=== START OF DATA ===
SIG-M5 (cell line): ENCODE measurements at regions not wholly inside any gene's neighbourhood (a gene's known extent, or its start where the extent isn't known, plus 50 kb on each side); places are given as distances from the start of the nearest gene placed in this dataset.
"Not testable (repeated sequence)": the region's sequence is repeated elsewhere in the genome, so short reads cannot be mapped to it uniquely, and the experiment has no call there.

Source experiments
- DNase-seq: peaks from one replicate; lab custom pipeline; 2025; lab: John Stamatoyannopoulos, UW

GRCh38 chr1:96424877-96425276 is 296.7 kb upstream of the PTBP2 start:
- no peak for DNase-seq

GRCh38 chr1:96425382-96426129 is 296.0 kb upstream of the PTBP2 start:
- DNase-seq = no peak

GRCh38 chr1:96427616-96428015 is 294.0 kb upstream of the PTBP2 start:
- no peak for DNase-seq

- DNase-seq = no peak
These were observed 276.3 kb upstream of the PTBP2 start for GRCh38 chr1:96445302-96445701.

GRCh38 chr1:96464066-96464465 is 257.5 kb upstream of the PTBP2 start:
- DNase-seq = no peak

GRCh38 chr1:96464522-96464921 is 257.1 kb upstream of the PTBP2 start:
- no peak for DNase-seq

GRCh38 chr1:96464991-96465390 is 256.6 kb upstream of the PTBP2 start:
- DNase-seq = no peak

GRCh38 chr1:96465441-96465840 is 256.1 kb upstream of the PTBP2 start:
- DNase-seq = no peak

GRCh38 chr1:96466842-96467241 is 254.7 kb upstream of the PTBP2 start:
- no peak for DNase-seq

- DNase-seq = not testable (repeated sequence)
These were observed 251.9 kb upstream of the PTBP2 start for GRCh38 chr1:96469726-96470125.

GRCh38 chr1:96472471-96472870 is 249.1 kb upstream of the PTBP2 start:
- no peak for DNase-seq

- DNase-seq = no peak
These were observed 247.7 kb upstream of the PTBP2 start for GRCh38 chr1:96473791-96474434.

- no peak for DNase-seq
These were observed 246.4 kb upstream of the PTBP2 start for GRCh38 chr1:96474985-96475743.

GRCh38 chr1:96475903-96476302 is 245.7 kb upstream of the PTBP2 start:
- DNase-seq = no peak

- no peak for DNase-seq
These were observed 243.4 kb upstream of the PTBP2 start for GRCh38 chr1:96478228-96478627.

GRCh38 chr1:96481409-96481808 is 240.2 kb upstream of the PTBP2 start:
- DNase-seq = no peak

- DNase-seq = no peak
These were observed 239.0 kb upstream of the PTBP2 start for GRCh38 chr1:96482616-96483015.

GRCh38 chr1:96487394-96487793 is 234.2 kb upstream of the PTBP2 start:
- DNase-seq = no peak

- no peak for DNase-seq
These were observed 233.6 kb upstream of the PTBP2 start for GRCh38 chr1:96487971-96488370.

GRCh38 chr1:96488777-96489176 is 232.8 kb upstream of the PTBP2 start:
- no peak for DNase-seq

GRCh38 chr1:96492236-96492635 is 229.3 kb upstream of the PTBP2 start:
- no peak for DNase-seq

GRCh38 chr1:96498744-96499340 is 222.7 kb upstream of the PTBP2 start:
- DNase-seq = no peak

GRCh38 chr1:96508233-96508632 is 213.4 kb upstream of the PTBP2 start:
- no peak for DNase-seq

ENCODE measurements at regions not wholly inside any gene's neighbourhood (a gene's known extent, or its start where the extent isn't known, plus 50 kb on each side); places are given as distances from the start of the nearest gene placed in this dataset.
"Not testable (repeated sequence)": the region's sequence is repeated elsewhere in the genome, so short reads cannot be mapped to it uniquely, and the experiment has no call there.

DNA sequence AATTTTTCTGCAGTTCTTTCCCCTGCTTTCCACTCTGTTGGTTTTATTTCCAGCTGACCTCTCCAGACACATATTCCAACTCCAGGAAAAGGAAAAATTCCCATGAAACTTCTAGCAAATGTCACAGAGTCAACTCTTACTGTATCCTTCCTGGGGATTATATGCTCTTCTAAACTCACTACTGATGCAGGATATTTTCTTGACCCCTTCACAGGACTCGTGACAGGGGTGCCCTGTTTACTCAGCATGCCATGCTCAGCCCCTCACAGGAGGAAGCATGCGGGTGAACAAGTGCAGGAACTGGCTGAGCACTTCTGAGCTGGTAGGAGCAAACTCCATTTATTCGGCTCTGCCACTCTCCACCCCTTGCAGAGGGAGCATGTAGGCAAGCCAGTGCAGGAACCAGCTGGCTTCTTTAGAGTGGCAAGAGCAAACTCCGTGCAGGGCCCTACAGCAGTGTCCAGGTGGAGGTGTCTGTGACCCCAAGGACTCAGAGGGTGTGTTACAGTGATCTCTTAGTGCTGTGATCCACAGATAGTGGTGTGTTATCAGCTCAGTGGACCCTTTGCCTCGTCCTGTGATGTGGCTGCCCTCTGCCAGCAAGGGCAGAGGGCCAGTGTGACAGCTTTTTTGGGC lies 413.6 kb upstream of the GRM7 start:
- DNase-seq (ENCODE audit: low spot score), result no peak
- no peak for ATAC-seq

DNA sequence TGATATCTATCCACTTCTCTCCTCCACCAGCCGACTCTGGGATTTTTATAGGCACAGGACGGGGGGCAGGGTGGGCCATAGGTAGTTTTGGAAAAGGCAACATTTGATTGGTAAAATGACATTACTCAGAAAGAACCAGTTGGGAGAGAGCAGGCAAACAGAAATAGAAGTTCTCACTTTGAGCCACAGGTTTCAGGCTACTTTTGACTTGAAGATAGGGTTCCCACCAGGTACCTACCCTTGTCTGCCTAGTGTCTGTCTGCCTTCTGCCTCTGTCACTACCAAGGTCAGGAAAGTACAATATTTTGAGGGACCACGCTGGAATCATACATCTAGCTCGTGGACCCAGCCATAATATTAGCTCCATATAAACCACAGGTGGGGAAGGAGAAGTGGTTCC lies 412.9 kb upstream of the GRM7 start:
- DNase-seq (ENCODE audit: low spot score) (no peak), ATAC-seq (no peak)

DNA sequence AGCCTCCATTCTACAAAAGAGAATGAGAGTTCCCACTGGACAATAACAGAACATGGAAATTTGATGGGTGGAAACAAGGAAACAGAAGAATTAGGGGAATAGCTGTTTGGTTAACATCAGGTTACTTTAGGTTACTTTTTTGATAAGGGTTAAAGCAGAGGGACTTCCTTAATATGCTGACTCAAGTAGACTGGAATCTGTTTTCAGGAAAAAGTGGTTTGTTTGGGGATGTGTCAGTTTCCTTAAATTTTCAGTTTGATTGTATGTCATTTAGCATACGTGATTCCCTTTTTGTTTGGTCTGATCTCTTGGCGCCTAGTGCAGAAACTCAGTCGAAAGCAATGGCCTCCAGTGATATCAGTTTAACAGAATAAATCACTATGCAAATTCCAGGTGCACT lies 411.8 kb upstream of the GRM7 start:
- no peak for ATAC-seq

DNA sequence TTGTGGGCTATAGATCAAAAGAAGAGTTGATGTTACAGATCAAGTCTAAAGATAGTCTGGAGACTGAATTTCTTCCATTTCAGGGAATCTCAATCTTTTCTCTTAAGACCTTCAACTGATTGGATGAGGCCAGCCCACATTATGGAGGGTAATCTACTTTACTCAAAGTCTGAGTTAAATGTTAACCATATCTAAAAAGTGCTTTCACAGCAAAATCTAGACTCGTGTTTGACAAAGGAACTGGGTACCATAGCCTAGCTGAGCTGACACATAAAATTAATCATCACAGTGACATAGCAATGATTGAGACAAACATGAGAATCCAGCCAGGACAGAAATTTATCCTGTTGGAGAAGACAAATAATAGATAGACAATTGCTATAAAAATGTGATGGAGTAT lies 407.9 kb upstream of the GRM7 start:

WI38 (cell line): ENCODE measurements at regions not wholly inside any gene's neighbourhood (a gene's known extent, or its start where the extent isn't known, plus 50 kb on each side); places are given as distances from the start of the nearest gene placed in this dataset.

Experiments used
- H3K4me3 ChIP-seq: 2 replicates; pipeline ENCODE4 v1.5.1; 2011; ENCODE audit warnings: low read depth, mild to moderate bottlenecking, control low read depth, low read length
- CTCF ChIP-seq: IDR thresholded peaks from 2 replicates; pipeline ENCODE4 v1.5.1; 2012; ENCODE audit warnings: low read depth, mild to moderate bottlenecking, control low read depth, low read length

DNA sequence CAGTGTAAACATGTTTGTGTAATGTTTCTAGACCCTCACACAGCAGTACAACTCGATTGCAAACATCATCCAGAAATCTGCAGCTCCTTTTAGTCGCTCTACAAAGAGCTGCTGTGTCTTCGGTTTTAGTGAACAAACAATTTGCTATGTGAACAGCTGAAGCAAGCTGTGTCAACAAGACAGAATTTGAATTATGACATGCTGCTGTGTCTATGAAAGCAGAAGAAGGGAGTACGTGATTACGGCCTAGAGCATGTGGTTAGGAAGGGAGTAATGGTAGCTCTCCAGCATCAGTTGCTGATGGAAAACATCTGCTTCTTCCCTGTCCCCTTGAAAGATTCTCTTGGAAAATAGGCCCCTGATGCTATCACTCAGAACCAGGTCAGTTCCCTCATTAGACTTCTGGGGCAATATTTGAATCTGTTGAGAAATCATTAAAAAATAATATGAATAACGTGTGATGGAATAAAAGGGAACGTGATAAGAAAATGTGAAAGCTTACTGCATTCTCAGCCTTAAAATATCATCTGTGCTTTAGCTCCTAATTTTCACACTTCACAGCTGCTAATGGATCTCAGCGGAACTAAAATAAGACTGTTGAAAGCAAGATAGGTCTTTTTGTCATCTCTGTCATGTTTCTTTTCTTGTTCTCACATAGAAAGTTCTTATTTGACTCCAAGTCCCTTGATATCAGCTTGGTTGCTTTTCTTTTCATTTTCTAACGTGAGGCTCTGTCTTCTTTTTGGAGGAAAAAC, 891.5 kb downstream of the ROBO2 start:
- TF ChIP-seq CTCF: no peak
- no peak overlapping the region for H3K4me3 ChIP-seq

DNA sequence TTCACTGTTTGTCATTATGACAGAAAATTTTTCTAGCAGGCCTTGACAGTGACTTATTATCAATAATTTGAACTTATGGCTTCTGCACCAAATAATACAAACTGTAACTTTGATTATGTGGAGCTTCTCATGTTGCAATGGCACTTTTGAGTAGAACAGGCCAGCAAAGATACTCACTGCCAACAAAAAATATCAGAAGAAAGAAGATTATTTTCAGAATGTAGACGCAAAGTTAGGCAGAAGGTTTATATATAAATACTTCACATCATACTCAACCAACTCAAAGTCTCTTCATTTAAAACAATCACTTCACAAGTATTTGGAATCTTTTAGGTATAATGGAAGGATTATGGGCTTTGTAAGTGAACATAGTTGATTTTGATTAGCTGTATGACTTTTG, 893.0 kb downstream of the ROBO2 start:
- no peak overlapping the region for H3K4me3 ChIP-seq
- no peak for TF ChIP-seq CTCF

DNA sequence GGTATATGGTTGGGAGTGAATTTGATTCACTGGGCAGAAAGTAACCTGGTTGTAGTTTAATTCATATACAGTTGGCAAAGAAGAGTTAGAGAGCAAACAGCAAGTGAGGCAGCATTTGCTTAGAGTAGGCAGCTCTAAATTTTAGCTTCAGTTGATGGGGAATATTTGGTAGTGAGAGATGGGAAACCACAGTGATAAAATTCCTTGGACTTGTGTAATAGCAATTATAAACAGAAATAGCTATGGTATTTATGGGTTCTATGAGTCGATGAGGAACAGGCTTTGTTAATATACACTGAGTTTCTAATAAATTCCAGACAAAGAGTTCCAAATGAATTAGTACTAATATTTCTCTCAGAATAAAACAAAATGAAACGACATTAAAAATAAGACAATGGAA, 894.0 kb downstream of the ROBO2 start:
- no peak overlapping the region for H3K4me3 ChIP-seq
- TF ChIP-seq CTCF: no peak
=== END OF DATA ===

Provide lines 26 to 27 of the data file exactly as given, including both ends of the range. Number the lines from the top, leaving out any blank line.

- no peak for DNase-seq

- DNase-seq = no peak